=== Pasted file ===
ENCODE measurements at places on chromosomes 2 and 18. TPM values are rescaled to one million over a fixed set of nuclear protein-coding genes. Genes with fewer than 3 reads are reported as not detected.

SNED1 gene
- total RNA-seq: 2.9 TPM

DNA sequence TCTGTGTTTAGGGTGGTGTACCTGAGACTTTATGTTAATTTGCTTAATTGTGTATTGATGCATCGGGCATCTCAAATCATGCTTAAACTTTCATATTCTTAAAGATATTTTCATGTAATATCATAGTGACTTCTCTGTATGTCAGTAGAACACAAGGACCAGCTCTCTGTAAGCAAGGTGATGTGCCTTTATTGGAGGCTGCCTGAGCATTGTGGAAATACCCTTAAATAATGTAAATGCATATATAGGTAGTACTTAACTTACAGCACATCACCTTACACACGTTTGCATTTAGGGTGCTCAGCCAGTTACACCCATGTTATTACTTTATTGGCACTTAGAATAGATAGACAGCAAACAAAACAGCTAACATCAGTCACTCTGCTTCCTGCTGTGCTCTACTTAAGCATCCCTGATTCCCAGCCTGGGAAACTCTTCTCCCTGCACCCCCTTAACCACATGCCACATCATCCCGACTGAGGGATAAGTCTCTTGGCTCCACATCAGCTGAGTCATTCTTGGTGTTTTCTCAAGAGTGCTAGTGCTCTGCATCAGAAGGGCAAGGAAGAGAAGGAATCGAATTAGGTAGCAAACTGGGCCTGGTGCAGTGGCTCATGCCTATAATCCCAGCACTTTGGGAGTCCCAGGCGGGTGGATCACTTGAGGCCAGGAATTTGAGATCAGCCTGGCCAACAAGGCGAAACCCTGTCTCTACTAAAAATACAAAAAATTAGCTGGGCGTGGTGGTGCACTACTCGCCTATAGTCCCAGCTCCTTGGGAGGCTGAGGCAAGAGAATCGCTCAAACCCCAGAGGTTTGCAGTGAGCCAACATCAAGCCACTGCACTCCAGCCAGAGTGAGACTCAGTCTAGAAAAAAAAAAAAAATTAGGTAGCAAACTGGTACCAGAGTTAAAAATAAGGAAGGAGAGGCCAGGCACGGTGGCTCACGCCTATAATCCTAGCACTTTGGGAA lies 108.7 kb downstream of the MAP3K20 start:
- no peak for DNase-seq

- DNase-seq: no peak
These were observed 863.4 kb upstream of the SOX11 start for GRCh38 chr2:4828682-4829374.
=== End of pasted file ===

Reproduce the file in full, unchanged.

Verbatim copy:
ENCODE measurements at places on chromosomes 2 and 18. TPM values are rescaled to one million over a fixed set of nuclear protein-coding genes. Genes with fewer than 3 reads are reported as not detected.

SNED1 gene
- total RNA-seq: 2.9 TPM

DNA sequence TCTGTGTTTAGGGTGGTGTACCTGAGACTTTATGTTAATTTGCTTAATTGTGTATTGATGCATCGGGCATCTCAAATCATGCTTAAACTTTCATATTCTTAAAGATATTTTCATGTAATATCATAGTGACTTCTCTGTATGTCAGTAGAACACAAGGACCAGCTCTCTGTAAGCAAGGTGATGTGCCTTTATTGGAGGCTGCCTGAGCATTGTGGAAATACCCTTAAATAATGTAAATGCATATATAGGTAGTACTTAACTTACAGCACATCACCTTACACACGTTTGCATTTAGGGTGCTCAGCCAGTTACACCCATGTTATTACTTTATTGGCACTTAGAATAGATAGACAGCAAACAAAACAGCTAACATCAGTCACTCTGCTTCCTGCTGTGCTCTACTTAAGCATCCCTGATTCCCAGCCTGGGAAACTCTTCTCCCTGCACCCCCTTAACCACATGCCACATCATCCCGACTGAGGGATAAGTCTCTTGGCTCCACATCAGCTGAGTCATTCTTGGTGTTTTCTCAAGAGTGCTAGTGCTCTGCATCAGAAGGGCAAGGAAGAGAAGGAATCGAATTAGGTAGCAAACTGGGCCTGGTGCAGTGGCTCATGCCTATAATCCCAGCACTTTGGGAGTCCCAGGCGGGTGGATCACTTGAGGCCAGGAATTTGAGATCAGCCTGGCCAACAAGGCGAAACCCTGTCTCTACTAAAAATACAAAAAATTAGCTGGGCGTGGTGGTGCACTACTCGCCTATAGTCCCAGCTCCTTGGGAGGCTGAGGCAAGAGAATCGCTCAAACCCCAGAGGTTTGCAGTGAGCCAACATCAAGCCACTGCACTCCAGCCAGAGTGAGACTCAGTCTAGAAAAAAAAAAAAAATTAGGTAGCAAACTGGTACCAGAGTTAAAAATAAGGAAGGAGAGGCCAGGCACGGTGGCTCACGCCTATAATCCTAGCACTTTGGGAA lies 108.7 kb downstream of the MAP3K20 start:
- no peak for DNase-seq

- DNase-seq: no peak
These were observed 863.4 kb upstream of the SOX11 start for GRCh38 chr2:4828682-4829374.